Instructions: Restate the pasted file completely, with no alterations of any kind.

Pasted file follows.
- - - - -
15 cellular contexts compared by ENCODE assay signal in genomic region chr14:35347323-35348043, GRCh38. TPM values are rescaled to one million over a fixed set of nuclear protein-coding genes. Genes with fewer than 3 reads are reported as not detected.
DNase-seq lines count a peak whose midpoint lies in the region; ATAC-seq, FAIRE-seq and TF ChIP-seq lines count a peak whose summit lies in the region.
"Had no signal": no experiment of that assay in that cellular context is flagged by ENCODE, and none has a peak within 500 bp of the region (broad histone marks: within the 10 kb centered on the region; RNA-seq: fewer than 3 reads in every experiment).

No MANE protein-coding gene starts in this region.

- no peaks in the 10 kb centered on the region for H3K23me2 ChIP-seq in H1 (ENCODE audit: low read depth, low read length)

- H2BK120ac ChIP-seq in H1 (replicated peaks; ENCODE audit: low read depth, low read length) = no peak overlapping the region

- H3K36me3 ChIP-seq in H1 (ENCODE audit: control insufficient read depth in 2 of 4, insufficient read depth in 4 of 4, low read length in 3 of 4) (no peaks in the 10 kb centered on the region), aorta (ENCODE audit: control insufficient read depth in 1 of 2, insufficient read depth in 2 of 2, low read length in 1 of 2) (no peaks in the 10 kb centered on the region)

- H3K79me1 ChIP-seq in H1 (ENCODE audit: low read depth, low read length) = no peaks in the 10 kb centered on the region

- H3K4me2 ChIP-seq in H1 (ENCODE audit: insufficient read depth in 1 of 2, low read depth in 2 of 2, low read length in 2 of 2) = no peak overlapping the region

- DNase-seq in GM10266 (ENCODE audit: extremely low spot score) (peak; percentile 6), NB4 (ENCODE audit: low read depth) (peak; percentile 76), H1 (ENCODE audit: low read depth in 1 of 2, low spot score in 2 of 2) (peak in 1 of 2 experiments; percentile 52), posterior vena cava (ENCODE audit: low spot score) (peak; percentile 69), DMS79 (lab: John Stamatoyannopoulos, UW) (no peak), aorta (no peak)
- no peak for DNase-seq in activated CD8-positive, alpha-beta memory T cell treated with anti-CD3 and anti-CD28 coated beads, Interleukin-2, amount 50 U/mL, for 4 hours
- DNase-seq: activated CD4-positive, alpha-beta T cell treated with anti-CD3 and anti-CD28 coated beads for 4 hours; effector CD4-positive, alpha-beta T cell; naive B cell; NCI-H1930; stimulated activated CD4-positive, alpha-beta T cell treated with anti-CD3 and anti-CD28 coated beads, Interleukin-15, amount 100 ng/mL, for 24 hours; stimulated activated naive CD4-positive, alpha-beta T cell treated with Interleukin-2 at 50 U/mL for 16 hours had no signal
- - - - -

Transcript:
15 cellular contexts compared by ENCODE assay signal in genomic region chr14:35347323-35348043, GRCh38. TPM values are rescaled to one million over a fixed set of nuclear protein-coding genes. Genes with fewer than 3 reads are reported as not detected.
DNase-seq lines count a peak whose midpoint lies in the region; ATAC-seq, FAIRE-seq and TF ChIP-seq lines count a peak whose summit lies in the region.
"Had no signal": no experiment of that assay in that cellular context is flagged by ENCODE, and none has a peak within 500 bp of the region (broad histone marks: within the 10 kb centered on the region; RNA-seq: fewer than 3 reads in every experiment).

No MANE protein-coding gene starts in this region.

- no peaks in the 10 kb centered on the region for H3K23me2 ChIP-seq in H1 (ENCODE audit: low read depth, low read length)

- H2BK120ac ChIP-seq in H1 (replicated peaks; ENCODE audit: low read depth, low read length) = no peak overlapping the region

- H3K36me3 ChIP-seq in H1 (ENCODE audit: control insufficient read depth in 2 of 4, insufficient read depth in 4 of 4, low read length in 3 of 4) (no peaks in the 10 kb centered on the region), aorta (ENCODE audit: control insufficient read depth in 1 of 2, insufficient read depth in 2 of 2, low read length in 1 of 2) (no peaks in the 10 kb centered on the region)

- H3K79me1 ChIP-seq in H1 (ENCODE audit: low read depth, low read length) = no peaks in the 10 kb centered on the region

- H3K4me2 ChIP-seq in H1 (ENCODE audit: insufficient read depth in 1 of 2, low read depth in 2 of 2, low read length in 2 of 2) = no peak overlapping the region

- DNase-seq in GM10266 (ENCODE audit: extremely low spot score) (peak; percentile 6), NB4 (ENCODE audit: low read depth) (peak; percentile 76), H1 (ENCODE audit: low read depth in 1 of 2, low spot score in 2 of 2) (peak in 1 of 2 experiments; percentile 52), posterior vena cava (ENCODE audit: low spot score) (peak; percentile 69), DMS79 (lab: John Stamatoyannopoulos, UW) (no peak), aorta (no peak)
- no peak for DNase-seq in activated CD8-positive, alpha-beta memory T cell treated with anti-CD3 and anti-CD28 coated beads, Interleukin-2, amount 50 U/mL, for 4 hours
- DNase-seq: activated CD4-positive, alpha-beta T cell treated with anti-CD3 and anti-CD28 coated beads for 4 hours; effector CD4-positive, alpha-beta T cell; naive B cell; NCI-H1930; stimulated activated CD4-positive, alpha-beta T cell treated with anti-CD3 and anti-CD28 coated beads, Interleukin-15, amount 100 ng/mL, for 24 hours; stimulated activated naive CD4-positive, alpha-beta T cell treated with Interleukin-2 at 50 U/mL for 16 hours had no signal